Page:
‘C'mon. Name names." So asks one young man to another, both sitting on a park bench in Washington's Dupont Circle. One of them has just attended the wedding of a high-profile senator, and his newfound friend, like any good Washington social climber, pries him for the guest list.

It's the sort of conversation that could transpire between any two people in our nation's capital, at any point in time. But the year is 1953, and the senator in question is no ordinary solon but Joseph McCarthy, then at the height of his anti-Communist purge. In this context, asking someone to "name names" is rife with innuendo.

And not just of the politically inquisitorial variety. Such double entendres will inevitably pepper the conversations of our two characters because they're gay men. To be a homosexual in 1950s America required vigilant discretion and a preternatural capacity for deception. Perhaps nowhere was the talent for dissimulation more necessary than in Washington, where a "Lavender scare" surrounding gays in the federal bureaucracy racked up substantially more victims than the notorious (and far better recorded) Red one.

Cold War Washington is the setting for Fellow Travelers, a riveting new opera that premiered in June at Cincinnati's Aronoff Center for the Arts. It is based upon the 2007 novel of the same name by Thomas Mallon, whose distinct forte is the great American political-historical novel, one that seamlessly interweaves real people and occurrences with characters and plot developments entirely of his own fertile imagination. (His latest novel, Finale, a saga of the Reagan years, renders major events like the 1986 Reykjavik summit and the Iran-contra scandal through the experiences of a motley set of personalities including Richard Nixon, Christopher Hitchens, Merv Griffin, and a fictional National Security Council staffer whose entwinement with them all drives the plot.)

Fellow Travelers excavates a largely forgotten era of the American past by way of a romance between two young men. Timothy "Timmy" Laughlin is a fresh-out-of-Fordham English major and would-be priest working as a cub reporter for the old Evening Star, the sort of eager-beaver type who has been descending upon the city every summer for decades. Hawkins "Hawk" Fuller is the older, more experienced, and manipulative State Department official who seduces him. From their chance encounter on a Dupont Circle bench develops a passionate and necessarily furtive relationship that is, given the time and place, doomed to fail.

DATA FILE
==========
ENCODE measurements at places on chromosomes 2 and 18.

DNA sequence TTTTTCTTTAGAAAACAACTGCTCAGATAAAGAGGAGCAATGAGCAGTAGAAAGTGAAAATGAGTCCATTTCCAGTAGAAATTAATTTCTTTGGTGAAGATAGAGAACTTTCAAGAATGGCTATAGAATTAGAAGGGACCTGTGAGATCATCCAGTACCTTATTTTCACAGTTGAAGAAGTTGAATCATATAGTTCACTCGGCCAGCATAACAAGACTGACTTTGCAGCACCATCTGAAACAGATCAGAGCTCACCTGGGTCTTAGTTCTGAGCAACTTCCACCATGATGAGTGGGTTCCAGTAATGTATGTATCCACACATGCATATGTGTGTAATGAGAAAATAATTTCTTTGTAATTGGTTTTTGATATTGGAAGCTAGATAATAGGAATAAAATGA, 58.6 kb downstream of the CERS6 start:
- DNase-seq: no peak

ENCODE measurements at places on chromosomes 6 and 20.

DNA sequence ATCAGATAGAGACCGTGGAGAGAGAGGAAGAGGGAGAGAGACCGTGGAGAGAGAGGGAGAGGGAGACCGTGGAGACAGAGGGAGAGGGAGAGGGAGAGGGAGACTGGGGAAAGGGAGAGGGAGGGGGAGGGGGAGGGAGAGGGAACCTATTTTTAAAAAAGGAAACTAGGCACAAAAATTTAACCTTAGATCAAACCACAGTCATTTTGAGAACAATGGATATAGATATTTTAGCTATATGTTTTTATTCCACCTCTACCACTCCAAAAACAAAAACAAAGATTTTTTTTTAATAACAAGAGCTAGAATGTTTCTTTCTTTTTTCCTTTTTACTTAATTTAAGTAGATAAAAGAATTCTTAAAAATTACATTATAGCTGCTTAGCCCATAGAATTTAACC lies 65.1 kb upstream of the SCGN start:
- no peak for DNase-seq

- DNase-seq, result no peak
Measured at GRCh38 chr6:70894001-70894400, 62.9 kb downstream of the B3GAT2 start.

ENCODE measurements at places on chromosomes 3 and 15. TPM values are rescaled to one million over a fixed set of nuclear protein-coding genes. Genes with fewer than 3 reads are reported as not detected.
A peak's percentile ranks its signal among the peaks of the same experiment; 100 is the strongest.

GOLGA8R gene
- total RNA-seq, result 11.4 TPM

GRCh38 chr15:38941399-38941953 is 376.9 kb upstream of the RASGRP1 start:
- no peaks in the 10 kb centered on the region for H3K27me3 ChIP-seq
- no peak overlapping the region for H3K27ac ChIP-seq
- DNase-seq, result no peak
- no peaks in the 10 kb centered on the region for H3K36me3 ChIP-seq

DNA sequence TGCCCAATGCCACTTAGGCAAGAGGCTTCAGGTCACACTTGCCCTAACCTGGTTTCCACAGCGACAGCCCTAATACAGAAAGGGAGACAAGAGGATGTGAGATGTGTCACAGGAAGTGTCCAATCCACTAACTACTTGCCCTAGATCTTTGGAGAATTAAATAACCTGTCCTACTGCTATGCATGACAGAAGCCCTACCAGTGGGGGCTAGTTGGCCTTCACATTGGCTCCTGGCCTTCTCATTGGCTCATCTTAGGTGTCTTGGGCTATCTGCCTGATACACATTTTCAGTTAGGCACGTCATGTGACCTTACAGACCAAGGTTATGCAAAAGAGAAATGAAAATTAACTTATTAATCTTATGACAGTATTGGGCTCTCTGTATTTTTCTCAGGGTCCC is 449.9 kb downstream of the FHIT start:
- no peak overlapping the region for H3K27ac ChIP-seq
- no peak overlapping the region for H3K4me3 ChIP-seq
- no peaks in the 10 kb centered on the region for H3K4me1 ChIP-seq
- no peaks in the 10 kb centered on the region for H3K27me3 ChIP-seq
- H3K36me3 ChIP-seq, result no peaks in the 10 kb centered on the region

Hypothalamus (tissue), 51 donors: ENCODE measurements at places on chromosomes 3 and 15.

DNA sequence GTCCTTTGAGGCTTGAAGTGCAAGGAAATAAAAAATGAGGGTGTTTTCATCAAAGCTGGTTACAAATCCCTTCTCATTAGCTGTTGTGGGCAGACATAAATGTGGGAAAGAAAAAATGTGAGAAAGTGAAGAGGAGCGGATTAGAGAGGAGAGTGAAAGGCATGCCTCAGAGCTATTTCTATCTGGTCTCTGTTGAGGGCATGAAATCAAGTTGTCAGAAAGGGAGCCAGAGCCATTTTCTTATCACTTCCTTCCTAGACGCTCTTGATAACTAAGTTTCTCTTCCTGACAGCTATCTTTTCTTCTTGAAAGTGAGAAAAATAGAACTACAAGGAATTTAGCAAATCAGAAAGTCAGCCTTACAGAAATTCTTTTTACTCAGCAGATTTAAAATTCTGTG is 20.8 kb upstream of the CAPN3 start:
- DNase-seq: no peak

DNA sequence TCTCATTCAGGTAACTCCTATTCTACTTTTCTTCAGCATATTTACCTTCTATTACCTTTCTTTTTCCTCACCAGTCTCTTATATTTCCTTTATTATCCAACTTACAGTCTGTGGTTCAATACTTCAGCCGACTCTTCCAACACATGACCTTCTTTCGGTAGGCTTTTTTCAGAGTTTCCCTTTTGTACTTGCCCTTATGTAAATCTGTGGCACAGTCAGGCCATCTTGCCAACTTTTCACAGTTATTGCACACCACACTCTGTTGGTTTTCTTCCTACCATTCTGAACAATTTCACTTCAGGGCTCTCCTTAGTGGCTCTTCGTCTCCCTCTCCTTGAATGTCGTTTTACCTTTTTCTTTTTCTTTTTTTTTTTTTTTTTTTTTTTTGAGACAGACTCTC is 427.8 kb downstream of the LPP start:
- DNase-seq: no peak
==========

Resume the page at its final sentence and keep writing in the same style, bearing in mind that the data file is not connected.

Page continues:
Those unfamiliar with opera, assuming it to be an art form exclusively suited to telling the stories of Renaissance princesses played by busty divas belting out Italian arias, may be apprehensive about a show like Fellow Travelers, whose characters engage in witty repartee about prosaic matters such as the spelling of Roy Cohn's surname. Even the prospect of an English-language opera may seem heretical, so associated is the genre with the classical European tradition. But Fellow Travelers is hardly the first opera to tackle modern political issues in a vernacular Americans can understand; composers have previously dramatized subjects diverse as Richard Nixon's presidential visit to China and the 1985 Achille Lauro terrorist hijacking. With its tragic circumstances, malicious villains, tortured lovers, and ill-fated romance, Fellow Travelers lends itself naturally to operatic adaptation, though that should not minimize the achievement of composer Gregory Spears and librettist Greg Pierce in masterfully executing Mallon's novel for the stage.